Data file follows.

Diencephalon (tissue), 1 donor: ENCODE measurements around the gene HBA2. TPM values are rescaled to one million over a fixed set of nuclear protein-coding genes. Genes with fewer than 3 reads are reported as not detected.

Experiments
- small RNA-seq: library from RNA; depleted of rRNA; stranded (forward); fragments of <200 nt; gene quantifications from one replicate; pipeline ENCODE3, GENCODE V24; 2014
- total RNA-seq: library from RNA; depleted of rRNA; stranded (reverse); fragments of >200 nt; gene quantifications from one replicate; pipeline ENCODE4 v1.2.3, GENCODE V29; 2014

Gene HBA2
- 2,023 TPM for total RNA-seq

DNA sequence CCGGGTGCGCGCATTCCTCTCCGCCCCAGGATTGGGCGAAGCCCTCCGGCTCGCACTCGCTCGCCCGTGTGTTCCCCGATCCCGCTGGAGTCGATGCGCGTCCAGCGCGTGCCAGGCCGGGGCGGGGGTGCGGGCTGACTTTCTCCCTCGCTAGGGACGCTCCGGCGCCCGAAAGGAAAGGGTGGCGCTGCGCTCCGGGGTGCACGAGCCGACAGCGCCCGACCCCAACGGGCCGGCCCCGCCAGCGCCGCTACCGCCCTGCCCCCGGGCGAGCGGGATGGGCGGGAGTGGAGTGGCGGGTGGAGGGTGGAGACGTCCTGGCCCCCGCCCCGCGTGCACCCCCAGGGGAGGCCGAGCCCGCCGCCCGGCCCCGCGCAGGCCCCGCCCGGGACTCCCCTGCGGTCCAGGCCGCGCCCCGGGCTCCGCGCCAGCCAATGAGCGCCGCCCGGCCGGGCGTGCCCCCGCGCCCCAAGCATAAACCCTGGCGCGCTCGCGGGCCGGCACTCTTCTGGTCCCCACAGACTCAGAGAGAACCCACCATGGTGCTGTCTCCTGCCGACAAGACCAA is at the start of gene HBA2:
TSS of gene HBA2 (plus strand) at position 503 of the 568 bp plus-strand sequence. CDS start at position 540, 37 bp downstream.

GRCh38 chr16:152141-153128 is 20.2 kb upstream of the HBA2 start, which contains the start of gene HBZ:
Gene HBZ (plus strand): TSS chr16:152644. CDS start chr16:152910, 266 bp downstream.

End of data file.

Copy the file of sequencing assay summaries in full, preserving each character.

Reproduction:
Diencephalon (tissue), 1 donor: ENCODE measurements around the gene HBA2. TPM values are rescaled to one million over a fixed set of nuclear protein-coding genes. Genes with fewer than 3 reads are reported as not detected.

Experiments
- small RNA-seq: library from RNA; depleted of rRNA; stranded (forward); fragments of <200 nt; gene quantifications from one replicate; pipeline ENCODE3, GENCODE V24; 2014
- total RNA-seq: library from RNA; depleted of rRNA; stranded (reverse); fragments of >200 nt; gene quantifications from one replicate; pipeline ENCODE4 v1.2.3, GENCODE V29; 2014

Gene HBA2
- 2,023 TPM for total RNA-seq

DNA sequence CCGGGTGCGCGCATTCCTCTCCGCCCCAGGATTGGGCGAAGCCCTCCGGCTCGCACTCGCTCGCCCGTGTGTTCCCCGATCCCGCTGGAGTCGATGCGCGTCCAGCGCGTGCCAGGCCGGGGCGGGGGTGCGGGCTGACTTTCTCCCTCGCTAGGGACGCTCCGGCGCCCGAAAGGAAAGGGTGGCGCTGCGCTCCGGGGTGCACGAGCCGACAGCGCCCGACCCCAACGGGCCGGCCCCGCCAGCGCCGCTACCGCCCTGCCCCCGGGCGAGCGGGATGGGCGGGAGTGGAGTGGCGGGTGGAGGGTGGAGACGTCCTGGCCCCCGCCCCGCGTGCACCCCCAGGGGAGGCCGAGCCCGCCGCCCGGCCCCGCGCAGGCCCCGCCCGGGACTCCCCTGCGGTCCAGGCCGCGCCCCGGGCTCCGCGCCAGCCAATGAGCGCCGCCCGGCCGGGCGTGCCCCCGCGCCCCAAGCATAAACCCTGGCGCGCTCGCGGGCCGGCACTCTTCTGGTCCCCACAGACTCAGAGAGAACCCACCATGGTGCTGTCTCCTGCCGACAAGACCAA is at the start of gene HBA2:
TSS of gene HBA2 (plus strand) at position 503 of the 568 bp plus-strand sequence. CDS start at position 540, 37 bp downstream.

GRCh38 chr16:152141-153128 is 20.2 kb upstream of the HBA2 start, which contains the start of gene HBZ:
Gene HBZ (plus strand): TSS chr16:152644. CDS start chr16:152910, 266 bp downstream.